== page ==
The skarn has been subjected to extensive retrograde alteration. This includes variable overprint of the magnetite skarn by pyrite.  

Drilling and Sampling Techniques

The MRE is based on data obtained from 98 diamond core drill holes (18,200.90m) drilled across the two mineralised zones. Drill holes are located on a nominal 40m by 40m spacing across primary magnetite zones with good geological continuity. Oxide and chalcocite zones were drilled at 25m by 20m nominal spacing with drilling oriented approximately north-west to south-east across the strike of mineralisation. The dip of the drill holes was designed to intersect the mineralisation at the optimal angle to minimise sampling bias with a number of early vertical holes followed up with angled holes. All drill results included in the MRE have been reported in previous releases.

The majority of the drill hole collars were surveyed using a differential global positioning system ("DGPS") to centimetre accuracy. All down-hole surveying was carried out using a combination of Reflex Ez-Trak multi-shot survey tool at 30m intervals down hole and the Reflex Gyro system was used where magnetite skarn was intersected.

All diamond drill core was geologically logged, recording relevant data to a set template. Diamond core was also geotechnically logged and the core photographed for future record. Diamond core was half core sampled to geology contacts. Core samples were submitted for analysis to ISO-certified Intertek McPhar Laboratory in Manila. Field quality assurance procedures were employed, including the use of standards, blanks and duplicates. The drill hole data is maintained in a secure relational database by company personnel.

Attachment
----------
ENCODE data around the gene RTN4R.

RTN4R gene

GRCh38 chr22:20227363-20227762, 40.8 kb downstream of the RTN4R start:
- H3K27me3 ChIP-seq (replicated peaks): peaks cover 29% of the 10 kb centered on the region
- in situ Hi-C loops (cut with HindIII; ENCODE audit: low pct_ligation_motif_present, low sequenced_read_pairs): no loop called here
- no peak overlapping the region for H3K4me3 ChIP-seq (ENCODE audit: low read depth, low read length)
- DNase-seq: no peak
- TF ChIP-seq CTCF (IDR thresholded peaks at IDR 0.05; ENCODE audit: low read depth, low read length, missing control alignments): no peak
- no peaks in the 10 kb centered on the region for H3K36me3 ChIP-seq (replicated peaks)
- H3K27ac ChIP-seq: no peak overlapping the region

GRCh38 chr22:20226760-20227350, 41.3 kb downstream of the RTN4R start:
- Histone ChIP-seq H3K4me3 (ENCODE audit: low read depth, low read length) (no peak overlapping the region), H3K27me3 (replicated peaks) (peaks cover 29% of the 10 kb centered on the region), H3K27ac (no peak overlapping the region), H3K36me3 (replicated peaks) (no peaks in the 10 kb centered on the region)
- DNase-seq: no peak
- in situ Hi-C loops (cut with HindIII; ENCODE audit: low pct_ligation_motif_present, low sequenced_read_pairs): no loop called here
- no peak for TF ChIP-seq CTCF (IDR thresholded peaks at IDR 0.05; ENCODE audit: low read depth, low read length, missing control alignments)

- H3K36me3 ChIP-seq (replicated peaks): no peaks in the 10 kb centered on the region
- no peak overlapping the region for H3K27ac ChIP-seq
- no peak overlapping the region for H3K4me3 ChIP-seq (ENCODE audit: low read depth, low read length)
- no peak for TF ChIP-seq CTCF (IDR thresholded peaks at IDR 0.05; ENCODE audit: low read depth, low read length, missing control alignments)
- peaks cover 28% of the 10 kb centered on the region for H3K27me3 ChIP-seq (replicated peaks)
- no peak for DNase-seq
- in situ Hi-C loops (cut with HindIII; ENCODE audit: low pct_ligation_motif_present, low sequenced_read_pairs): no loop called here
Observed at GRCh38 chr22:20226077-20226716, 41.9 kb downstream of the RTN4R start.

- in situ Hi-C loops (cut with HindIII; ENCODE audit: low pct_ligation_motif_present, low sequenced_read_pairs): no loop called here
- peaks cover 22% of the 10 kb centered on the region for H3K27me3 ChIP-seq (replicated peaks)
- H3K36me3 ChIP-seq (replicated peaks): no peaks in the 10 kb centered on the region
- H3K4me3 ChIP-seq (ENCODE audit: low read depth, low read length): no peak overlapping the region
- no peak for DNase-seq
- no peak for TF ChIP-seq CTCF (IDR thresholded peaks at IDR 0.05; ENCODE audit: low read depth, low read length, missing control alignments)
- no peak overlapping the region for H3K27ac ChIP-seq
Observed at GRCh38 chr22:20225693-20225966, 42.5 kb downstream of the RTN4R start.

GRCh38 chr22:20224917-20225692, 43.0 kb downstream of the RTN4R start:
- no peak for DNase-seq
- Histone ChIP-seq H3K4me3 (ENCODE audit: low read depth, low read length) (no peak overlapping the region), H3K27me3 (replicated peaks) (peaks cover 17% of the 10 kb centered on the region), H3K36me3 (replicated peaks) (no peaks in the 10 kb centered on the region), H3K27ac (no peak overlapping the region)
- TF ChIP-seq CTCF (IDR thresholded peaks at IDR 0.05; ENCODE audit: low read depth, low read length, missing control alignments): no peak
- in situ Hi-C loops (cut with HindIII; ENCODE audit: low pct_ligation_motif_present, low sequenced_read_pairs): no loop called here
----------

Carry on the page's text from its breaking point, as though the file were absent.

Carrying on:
Sample Analysis Method

Half core samples were cut and sent for analysis to Intertek McPhar Laboratory, an independent ISO-certified laboratory in Manila. Samples were crushed and pulverised (95% <75 ɥm). Gold was analysed by 50g Fire Assay and the other elements including copper and iron by ICP-MS (Inductively Coupled Plasma Mass Spectrometry) or ICP-OES (Inductively Coupled Plasma Optical Emission Spectrometry) following a four-acid digest.

The sample preparation and assay techniques used for the assay results reported herein are of international industry standard and can be considered total. As a result, Iron grade though dominated by Iron in magnetite, includes Iron in other minerals including chalcopyrite and pyrite.

Resource Estimation Methodology

Datamine Studio 3 software was used for all geological modelling, block modelling, grade interpolation, Mineral Resource classification and reporting. Mineralisation domains were modelled based on the geological interpretation from the lithological logging of drill core and drill sample assay results. For the magnetite skarn zones, which are by definition mineralised with magnetite iron, the lithological logging has driven the interpretation. Other lithological units in the system are not necessarily mineralised to potentially economic levels throughout their full extents. These zones have been modelled using a nominal lower cut-off grade combination of 0.3g/t Au and 0.3% Cu in concert with the lithological logging to generate mineralised lithological domains.